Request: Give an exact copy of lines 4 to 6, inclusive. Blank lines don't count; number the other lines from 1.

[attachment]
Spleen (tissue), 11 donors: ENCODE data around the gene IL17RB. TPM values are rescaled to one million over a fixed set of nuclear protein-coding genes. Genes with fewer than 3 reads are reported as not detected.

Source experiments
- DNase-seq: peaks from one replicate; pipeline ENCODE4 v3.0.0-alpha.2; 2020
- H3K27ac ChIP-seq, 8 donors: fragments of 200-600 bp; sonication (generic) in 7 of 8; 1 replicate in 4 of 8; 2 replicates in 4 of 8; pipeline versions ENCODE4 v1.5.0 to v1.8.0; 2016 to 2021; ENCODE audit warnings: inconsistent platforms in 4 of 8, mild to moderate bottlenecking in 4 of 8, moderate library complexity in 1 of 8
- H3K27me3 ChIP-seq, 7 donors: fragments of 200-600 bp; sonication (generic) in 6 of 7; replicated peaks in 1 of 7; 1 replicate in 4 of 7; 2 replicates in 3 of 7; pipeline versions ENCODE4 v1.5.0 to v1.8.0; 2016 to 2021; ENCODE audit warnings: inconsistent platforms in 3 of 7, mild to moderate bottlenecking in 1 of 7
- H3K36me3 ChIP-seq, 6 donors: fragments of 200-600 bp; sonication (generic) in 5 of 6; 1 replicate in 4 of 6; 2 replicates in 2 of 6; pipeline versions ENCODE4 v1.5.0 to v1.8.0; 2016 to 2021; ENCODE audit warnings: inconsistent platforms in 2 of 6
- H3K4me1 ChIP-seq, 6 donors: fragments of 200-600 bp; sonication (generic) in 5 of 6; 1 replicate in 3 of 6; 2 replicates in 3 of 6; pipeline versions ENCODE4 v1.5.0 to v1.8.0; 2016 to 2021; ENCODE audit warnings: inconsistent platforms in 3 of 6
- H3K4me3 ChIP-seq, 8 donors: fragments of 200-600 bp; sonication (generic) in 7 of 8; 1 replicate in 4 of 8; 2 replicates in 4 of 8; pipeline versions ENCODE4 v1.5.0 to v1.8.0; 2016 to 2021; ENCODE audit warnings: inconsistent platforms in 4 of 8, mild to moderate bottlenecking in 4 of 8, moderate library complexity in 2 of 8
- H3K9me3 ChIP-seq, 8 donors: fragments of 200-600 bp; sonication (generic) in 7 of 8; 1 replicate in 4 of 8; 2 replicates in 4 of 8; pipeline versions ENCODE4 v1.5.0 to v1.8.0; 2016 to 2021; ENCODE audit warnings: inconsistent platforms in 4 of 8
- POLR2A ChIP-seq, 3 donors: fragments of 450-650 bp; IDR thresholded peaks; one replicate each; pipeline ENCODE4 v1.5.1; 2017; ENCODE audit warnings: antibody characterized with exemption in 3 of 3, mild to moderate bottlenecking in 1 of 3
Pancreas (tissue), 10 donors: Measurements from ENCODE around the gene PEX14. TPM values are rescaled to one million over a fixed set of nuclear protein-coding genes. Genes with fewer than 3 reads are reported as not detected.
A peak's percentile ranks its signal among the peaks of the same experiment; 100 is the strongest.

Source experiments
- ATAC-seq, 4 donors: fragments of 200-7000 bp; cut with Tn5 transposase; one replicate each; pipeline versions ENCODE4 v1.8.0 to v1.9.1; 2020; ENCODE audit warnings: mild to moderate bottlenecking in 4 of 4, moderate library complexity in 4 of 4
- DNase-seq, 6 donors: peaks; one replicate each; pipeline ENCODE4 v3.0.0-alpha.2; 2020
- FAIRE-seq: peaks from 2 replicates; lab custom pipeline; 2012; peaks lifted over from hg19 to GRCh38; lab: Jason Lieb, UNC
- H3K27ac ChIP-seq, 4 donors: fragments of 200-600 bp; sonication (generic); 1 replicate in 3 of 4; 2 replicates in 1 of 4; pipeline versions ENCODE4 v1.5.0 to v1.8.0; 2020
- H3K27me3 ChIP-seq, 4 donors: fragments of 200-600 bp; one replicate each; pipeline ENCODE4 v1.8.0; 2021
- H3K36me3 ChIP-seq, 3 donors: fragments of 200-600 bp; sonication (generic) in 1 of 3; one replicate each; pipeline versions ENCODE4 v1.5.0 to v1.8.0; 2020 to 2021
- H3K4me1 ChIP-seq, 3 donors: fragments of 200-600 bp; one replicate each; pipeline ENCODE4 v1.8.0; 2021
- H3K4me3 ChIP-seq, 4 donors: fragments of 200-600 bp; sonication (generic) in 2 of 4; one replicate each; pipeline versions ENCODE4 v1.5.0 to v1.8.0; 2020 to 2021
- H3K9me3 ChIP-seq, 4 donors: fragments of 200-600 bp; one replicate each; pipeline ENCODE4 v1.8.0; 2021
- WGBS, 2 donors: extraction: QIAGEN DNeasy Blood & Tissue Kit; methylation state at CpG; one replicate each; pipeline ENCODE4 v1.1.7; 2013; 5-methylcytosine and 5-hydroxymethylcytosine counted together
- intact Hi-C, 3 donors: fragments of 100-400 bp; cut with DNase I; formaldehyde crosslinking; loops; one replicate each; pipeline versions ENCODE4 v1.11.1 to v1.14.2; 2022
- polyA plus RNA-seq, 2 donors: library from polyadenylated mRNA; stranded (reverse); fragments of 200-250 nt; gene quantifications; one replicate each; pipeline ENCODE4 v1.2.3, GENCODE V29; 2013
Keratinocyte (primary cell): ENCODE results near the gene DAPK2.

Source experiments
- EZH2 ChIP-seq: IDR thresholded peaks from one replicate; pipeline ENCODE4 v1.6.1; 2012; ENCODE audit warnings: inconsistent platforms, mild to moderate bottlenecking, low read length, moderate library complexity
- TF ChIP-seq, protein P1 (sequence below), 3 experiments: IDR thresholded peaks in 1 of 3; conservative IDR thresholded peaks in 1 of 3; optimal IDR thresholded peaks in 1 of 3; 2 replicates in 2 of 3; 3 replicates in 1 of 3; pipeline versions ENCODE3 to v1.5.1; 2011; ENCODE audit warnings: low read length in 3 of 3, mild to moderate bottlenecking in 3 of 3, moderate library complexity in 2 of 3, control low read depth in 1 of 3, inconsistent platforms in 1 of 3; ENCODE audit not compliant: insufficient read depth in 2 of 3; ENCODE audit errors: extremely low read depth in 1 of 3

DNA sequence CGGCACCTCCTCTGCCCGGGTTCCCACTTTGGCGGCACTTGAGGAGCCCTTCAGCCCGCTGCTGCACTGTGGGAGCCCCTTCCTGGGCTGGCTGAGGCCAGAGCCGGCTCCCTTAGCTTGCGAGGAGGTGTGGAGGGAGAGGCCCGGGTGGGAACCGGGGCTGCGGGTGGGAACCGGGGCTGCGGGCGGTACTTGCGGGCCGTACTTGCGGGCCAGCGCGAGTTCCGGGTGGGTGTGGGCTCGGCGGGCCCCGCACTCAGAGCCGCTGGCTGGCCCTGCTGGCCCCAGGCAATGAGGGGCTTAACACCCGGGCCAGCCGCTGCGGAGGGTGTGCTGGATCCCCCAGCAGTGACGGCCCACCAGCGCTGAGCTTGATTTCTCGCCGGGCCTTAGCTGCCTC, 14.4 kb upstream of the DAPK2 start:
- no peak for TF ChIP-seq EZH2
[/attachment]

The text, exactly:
- H3K27ac ChIP-seq, 8 donors: fragments of 200-600 bp; sonication (generic) in 7 of 8; 1 replicate in 4 of 8; 2 replicates in 4 of 8; pipeline versions ENCODE4 v1.5.0 to v1.8.0; 2016 to 2021; ENCODE audit warnings: inconsistent platforms in 4 of 8, mild to moderate bottlenecking in 4 of 8, moderate library complexity in 1 of 8
- H3K27me3 ChIP-seq, 7 donors: fragments of 200-600 bp; sonication (generic) in 6 of 7; replicated peaks in 1 of 7; 1 replicate in 4 of 7; 2 replicates in 3 of 7; pipeline versions ENCODE4 v1.5.0 to v1.8.0; 2016 to 2021; ENCODE audit warnings: inconsistent platforms in 3 of 7, mild to moderate bottlenecking in 1 of 7
- H3K36me3 ChIP-seq, 6 donors: fragments of 200-600 bp; sonication (generic) in 5 of 6; 1 replicate in 4 of 6; 2 replicates in 2 of 6; pipeline versions ENCODE4 v1.5.0 to v1.8.0; 2016 to 2021; ENCODE audit warnings: inconsistent platforms in 2 of 6